My complaint is minor, actually: in a perfect world, a few of the pages about political machinations would have been swapped for more info about the more titillating descriptions of speakeasies, flappers, and social life (these aspects were addressed, just not in the ratio I yearned for). Admittedly, Okrent is not ignorant of this: "The most familiar legacy of Prohibition might be its own mythology, a body of lore and gossip and Hollywood-induced imagery that comes close enough to the truth to be believable but not close enough to be...well, true."
What it is, if not the source for all the gossip and lore surrounding the 14 years Prohibition lasted, is the most thorough and engaging history of the era when America transitioned from rural to urban (and all the changes that entailed) that I've come across. I loved discovering how many different issues were tied into this thing that we label, simply, Prohibition. There's the conflict between rural and urban lifestyles, federal government's role in the individual's life, women's suffrage, the federal budget and income tax, immigration and racism, classism, religion, continuing resentment from the Civil War, - the list goes on and on. This book is the WHY that always seems so out of reach, and the amazing thing is how enjoyable and attainable the author has made it.
If you hold the slightest interest in American history, you won't regret setting aside a little time for this book. Highly researched, well organized, and a joy to read, this is what history should be. You'll meet forgotten famous people like Wayne Wheeler and Mabel Willebrandt; you'll discover the origins of powder rooms, booze cruises, Las Vegas, NASCAR, and tourism in the Bahamas. I could talk about it for days, but instead I'll leave you with a few brief excerpts and a strong encouragement to check it out for yourself.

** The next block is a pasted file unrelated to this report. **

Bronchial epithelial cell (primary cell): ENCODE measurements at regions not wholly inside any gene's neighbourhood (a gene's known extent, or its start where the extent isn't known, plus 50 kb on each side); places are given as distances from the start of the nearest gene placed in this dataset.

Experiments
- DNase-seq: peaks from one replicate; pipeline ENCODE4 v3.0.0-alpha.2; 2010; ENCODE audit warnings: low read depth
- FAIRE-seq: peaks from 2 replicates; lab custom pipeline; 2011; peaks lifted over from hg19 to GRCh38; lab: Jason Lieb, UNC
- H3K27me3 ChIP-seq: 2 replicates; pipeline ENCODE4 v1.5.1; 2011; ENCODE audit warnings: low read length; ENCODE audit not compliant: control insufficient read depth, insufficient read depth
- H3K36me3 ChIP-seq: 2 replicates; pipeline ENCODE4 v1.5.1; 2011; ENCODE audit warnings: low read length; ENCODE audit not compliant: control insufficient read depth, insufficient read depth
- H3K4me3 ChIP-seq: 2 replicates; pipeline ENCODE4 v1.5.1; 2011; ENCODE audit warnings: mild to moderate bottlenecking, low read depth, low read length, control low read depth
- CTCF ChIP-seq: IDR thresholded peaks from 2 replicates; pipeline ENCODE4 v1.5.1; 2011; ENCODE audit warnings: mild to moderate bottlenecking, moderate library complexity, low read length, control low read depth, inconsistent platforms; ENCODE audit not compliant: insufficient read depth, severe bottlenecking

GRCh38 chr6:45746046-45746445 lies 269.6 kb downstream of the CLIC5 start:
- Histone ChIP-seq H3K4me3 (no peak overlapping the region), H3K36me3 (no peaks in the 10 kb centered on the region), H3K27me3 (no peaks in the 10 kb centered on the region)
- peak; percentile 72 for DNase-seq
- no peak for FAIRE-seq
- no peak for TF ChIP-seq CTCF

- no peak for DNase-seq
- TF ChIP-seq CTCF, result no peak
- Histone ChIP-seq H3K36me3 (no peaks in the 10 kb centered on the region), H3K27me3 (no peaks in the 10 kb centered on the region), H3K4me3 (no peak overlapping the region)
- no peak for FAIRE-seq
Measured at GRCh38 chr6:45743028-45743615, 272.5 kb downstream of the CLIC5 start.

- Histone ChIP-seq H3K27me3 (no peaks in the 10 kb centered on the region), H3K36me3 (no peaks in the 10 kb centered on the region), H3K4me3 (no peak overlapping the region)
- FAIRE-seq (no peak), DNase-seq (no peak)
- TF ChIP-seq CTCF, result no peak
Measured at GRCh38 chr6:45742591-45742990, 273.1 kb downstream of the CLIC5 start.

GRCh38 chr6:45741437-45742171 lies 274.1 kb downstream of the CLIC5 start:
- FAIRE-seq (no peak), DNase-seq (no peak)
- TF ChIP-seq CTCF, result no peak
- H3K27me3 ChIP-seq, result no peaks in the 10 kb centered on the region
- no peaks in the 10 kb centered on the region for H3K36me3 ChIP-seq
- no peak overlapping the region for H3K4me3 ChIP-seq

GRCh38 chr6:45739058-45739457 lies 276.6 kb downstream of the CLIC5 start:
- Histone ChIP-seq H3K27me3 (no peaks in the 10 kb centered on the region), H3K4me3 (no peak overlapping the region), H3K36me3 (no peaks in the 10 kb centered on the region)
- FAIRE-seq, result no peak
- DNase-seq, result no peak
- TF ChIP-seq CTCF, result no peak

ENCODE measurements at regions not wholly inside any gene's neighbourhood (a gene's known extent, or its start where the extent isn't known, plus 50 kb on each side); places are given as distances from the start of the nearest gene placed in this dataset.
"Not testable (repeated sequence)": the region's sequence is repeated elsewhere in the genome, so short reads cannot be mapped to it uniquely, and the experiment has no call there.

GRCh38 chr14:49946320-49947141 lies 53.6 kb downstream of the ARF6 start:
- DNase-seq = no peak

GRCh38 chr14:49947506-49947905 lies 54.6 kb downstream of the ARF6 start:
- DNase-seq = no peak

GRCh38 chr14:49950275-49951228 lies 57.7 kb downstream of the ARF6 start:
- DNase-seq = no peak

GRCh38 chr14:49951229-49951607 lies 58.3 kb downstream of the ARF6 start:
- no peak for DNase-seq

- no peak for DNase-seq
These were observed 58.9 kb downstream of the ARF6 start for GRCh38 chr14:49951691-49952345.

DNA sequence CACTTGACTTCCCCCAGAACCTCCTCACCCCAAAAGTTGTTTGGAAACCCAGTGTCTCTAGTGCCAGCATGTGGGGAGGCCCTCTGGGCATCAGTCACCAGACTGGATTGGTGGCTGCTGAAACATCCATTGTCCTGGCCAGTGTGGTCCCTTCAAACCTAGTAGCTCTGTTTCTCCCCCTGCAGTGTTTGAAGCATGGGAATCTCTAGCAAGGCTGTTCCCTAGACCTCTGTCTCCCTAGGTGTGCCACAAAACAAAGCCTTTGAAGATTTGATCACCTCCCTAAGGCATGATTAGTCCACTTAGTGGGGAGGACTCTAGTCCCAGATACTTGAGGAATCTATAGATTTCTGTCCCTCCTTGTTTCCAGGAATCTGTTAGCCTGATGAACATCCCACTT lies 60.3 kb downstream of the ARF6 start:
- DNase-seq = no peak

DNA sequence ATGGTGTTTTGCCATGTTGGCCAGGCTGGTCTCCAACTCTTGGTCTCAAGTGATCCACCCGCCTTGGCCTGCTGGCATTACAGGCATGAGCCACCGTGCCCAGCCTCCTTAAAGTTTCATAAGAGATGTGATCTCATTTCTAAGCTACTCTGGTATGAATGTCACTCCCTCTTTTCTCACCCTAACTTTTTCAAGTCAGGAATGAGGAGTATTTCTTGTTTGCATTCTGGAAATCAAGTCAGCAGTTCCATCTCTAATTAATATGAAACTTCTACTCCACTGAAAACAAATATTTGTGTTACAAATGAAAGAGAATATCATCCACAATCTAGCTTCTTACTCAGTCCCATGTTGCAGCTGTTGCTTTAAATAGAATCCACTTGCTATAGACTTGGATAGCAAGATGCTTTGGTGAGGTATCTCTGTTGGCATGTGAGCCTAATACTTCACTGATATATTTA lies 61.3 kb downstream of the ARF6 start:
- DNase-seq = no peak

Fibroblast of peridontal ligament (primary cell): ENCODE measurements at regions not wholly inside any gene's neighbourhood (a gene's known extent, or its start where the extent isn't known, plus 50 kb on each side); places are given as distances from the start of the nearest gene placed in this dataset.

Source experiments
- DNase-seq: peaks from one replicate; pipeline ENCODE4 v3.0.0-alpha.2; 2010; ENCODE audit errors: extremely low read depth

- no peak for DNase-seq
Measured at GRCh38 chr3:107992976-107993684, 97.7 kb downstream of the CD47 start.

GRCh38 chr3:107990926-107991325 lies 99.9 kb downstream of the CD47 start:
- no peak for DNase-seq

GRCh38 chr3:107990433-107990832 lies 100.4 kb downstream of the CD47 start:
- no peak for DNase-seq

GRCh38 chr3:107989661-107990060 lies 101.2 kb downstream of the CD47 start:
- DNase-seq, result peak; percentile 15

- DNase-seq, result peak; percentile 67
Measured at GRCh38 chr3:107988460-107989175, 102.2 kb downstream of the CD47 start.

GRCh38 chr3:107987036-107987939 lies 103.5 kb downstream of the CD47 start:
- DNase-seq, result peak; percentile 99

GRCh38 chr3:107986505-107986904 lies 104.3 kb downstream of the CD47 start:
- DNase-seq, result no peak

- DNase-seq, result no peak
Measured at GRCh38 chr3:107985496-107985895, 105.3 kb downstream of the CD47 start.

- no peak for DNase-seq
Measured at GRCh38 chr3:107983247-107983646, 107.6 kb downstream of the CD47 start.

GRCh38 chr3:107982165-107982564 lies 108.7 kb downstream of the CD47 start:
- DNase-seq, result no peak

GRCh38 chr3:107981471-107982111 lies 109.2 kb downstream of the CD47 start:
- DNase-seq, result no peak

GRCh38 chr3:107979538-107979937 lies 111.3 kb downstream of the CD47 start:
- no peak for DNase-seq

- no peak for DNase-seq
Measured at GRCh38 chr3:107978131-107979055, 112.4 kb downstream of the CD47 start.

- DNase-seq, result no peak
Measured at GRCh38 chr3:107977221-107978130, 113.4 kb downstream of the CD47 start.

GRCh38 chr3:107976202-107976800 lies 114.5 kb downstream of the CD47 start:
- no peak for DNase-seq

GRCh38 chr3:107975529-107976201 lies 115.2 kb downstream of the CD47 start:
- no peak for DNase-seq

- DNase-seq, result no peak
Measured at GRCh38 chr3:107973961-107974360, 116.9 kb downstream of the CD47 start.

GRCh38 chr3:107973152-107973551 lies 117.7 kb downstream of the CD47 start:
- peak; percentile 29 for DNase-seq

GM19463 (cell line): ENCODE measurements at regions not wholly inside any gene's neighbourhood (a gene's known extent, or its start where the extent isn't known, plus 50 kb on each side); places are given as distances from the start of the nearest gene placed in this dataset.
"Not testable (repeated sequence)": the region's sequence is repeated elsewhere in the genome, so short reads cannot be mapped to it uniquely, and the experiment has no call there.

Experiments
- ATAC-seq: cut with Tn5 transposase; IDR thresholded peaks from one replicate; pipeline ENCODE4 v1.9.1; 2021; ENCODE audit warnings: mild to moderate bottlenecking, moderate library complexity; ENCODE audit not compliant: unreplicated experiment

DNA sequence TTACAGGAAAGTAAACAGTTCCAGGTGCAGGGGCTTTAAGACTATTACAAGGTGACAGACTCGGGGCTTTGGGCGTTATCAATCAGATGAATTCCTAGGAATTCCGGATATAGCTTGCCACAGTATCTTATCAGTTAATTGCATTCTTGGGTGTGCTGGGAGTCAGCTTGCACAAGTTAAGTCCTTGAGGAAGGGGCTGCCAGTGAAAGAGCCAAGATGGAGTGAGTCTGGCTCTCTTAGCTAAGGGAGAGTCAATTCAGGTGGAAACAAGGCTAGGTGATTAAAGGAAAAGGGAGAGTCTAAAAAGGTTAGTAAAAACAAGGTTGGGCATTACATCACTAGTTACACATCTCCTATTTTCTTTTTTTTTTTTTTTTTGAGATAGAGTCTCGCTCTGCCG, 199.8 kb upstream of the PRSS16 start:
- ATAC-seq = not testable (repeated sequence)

"The connection between liquor and politics was not a new one. When twenty-four-year-old George Washington first ran for a seat in the Virginia House of Burgesses, he attributed his defeat to his failure to provide enough alcohol to the voters.""The booming prescription trade had been accompanied by a dawning realization among America's physicians that alcoholic beverages were in fact useful in treating twenty-seven separate conditions, including diabetes, cancer, asthma, dyspepsia, snakebite, lactation problems, and old age."
"It was a later edition of the KKK that focused its venomous loathing on black people; this version had a special hatred for Jewish and Catholic immigrants. The Klan, which supported woman suffrage in behalf of Prohibition, in turn supported Prohibition as a weapon against the immigrants. [...] In many towns there was little distinction between membership in the Klan and in an ASL (American Saloon League) affiliated church.""Wrote newspaperman Malcolm Bingay, 'It was absolutely impossible to get a drink in Detroit unless you walked at least ten feet and told the busy bartender what you wanted in a voice loud enough for him to hear you above the uproar.'"
"It was one thing for Pennsylvania legislature--any legislature, really--to give militant drys the laws they wanted, but quite another to provide the funds necessary for their enforcement.""In 1925, when The Great Gatsby was published, the meaning of "drug-stores" was as clear as gin."